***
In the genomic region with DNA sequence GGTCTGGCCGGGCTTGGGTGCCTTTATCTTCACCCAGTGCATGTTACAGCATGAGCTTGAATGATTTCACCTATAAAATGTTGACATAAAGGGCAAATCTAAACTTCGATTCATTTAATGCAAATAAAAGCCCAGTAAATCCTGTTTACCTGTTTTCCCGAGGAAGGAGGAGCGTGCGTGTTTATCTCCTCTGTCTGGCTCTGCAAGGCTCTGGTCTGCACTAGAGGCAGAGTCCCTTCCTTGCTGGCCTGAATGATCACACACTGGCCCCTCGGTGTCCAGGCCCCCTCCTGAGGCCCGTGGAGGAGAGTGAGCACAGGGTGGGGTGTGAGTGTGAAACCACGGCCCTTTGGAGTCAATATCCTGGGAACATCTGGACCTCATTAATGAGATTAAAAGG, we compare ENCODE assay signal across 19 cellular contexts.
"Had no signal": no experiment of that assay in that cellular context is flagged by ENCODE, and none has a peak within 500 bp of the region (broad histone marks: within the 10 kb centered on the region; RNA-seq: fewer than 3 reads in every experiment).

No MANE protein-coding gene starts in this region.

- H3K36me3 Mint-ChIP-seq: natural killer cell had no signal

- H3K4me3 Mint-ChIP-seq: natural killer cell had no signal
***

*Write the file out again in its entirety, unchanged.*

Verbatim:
In the genomic region with DNA sequence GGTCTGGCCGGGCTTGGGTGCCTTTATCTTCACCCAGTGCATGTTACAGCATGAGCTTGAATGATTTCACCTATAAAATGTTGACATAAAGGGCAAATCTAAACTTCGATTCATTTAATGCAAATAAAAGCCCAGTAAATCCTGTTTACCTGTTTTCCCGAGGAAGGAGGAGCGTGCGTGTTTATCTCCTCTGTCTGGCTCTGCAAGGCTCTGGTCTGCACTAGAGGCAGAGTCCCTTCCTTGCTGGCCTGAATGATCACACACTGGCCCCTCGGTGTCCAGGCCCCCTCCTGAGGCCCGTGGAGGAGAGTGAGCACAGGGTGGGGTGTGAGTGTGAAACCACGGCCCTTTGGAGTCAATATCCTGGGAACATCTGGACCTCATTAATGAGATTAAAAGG, we compare ENCODE assay signal across 19 cellular contexts.
"Had no signal": no experiment of that assay in that cellular context is flagged by ENCODE, and none has a peak within 500 bp of the region (broad histone marks: within the 10 kb centered on the region; RNA-seq: fewer than 3 reads in every experiment).

No MANE protein-coding gene starts in this region.

- H3K36me3 Mint-ChIP-seq: natural killer cell had no signal

- H3K4me3 Mint-ChIP-seq: natural killer cell had no signal